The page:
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 Post subject: Re: Living on the Edge
PostPosted: Sat May 04, 2013 9:01 pm 
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Interesting thread!

Let's start with BDL's hypothesis. It's true :)

When you look at a natural stone finish and contrast it to a synthetic stone finish, you are going from a uniform grit of a synthetic abrasive considerably harder than the steel to something much closer in hardness to the steel - natural abrasives. Furthermore the variance in size of particles, particle hardness and shape are considerably more complex and varied. Thus you look at a scratch pattern of a synthetic stone and it looks like a freshly plowed field - nice neat rows assuming the sharpener is 'stroking' the steel in a consistent manner (no, don't go there :) ) in one direction. Now look at a natural stone finish - it is a more sandblasted look. Quite different.

So when you go from a synthetic finish to a natural finish, converting the finish could be described as 'scrambling' the finish. It's a reasonable description.

So Arkansas stones (Surgical black and the slightly finer translucent) do pretty well with softer steel knives - not so well with harder or more abrasion resistant steels. Although it is a bit of an apples and oranges comparison, something around a Japanese 4k grit is a reasonable functional comparison.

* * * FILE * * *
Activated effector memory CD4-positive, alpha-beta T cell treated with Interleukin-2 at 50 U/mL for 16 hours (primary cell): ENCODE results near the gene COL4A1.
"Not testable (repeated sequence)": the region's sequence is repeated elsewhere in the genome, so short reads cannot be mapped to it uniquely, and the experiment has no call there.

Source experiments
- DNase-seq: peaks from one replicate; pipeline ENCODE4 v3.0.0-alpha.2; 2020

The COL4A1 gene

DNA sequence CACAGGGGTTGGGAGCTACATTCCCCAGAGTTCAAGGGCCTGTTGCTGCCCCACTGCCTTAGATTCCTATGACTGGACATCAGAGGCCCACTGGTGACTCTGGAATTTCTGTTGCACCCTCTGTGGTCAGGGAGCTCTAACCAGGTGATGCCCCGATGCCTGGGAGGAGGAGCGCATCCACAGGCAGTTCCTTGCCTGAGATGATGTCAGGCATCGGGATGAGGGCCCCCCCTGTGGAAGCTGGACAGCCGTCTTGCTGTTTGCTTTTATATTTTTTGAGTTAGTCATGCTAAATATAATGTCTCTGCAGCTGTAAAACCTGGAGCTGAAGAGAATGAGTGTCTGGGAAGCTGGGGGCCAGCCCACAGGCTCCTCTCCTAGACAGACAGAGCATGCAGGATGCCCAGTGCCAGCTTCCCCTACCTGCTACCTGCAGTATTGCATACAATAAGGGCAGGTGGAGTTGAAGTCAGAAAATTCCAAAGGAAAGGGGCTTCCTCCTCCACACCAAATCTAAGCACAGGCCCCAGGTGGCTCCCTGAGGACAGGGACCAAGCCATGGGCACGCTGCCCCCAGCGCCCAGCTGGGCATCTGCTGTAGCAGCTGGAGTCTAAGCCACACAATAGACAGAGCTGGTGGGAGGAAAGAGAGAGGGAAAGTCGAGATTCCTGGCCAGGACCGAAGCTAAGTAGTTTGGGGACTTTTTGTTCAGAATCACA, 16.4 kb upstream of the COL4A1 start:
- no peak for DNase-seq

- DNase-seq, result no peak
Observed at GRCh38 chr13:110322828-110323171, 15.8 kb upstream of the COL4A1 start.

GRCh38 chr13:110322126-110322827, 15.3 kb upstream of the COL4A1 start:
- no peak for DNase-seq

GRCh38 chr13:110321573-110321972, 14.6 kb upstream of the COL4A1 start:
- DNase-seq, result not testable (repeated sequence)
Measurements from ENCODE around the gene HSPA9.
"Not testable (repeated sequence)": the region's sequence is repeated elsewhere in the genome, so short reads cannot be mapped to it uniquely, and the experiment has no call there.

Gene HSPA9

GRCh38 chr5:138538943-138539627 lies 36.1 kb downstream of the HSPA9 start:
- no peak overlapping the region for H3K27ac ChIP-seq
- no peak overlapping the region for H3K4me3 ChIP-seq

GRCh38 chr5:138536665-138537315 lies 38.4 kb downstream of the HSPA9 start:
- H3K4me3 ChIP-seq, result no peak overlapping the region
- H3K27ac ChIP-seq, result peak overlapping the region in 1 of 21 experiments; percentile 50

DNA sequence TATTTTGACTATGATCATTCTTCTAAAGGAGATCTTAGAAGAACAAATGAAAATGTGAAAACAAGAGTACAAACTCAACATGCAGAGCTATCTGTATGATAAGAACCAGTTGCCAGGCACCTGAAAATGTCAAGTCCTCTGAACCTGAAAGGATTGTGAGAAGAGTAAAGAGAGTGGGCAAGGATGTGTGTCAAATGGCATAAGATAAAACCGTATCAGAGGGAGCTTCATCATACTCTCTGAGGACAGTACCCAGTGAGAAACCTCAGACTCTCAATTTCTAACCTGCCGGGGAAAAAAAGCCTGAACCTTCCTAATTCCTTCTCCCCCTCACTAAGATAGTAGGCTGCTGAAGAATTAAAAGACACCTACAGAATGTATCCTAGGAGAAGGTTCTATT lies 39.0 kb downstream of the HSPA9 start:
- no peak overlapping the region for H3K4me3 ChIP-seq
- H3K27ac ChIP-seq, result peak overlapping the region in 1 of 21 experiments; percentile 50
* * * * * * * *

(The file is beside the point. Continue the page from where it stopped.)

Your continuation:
As an aside, what I've found most interesting lately is to use the Arkansas stone as a platen with some natural stones, using the natural stone as a nagura on the Surgical black. Then you have for instance Aoto mud on the Arkansas stone and the 4k ish surface of the Arkansas stone breaks down the Aoto mud nicely giving a luxurious soft mud on the Arkansas stone. The aoto mud acts as the interface to the steel allowing it to cut the harder Japanese steel quite nicely and also work nicely with softer steels as well.

Utilizing the Arkansas stone as a 4k abrasive to use as a platen for the nagura mud of various natural stones (primarily aoto and various nakado or midgrit Japanese stones) works quite nicely. I'm also exploring this technique with several other non-Japanese natural stones with good effect. The exceptionally slow wear rate of the Arkansas is of considerable advantage in this application.

Lately I've been using the Meara stone - a Japanese natural stone. Finer than the surgical black or translucent Arkansas stones and just a slight bit softer, which is still quite hard. It actually does generate some mud unlike the Arkansas stones and seems to work on a really wide variety of steels.

James has one (Meara) - and of course his Arkansas stones, so it would be fun to get his take on a comparison.

BDL, I think this might be a fun one for you to try. Send me a PM if this interests you.


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